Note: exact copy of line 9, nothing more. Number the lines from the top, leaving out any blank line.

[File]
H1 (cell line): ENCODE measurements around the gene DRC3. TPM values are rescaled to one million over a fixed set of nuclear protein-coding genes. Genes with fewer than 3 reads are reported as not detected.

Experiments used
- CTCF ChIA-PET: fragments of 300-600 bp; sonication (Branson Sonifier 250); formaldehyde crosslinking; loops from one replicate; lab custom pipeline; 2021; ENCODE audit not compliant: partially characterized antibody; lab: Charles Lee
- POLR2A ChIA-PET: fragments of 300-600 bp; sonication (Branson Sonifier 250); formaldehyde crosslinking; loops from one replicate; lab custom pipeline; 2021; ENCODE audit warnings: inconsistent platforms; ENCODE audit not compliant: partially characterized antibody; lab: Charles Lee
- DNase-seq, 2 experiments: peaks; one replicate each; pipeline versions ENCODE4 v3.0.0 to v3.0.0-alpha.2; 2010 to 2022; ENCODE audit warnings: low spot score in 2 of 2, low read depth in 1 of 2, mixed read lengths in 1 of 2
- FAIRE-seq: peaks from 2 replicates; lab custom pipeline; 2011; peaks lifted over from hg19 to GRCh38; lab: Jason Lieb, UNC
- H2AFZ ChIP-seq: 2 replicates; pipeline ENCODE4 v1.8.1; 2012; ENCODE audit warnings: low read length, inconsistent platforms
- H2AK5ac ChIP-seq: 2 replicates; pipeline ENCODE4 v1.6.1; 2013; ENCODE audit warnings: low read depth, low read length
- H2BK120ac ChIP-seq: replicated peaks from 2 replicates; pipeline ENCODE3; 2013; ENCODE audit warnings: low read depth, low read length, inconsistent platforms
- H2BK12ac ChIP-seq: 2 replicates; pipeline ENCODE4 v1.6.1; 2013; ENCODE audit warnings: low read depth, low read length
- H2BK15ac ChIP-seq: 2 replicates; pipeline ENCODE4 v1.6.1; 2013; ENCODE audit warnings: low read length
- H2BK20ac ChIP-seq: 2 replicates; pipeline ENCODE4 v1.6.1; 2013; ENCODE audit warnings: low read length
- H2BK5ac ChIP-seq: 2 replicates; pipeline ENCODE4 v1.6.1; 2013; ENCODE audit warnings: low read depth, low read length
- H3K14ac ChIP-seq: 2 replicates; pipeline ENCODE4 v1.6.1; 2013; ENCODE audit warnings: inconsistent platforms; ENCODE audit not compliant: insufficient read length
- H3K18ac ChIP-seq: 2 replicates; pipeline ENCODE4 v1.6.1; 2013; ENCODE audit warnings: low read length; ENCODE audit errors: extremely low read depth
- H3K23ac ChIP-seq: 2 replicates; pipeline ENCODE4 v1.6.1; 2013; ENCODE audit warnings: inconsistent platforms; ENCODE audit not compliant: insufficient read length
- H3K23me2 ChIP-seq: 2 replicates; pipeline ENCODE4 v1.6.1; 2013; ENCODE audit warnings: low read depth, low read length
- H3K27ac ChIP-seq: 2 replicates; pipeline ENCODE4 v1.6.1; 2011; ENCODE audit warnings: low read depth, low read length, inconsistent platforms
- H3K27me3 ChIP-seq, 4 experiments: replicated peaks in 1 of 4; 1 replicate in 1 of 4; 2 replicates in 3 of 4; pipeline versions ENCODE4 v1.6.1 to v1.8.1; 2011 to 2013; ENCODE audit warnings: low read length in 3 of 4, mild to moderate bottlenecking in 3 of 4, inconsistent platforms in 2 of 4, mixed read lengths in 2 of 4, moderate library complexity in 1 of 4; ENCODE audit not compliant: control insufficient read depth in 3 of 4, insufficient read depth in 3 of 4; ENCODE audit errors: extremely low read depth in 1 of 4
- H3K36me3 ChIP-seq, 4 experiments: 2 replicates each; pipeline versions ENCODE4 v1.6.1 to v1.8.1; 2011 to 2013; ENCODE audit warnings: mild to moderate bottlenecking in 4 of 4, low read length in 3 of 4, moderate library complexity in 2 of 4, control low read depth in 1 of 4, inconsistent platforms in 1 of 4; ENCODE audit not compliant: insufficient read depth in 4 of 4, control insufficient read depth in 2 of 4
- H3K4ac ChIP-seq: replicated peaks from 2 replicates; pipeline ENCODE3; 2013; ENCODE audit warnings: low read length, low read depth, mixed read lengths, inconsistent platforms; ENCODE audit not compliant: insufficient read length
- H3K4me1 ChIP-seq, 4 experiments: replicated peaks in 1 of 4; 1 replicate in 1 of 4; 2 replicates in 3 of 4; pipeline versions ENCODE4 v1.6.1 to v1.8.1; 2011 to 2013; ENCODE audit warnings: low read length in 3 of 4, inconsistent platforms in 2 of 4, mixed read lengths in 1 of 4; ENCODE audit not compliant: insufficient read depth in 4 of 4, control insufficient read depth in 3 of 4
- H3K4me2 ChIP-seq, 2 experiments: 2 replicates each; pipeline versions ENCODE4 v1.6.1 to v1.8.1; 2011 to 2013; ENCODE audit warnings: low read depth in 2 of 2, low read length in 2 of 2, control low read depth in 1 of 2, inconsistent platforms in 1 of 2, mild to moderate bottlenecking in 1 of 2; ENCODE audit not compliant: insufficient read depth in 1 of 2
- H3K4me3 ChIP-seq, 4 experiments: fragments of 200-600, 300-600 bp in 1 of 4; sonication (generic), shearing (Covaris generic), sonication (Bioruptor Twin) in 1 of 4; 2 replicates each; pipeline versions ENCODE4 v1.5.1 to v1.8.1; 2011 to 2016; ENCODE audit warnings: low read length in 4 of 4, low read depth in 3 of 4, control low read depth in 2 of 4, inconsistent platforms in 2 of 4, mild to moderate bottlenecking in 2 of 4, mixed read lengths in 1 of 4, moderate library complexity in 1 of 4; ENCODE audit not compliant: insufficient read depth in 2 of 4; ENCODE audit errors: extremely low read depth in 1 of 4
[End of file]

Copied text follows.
- H2BK120ac ChIP-seq: replicated peaks from 2 replicates; pipeline ENCODE3; 2013; ENCODE audit warnings: low read depth, low read length, inconsistent platforms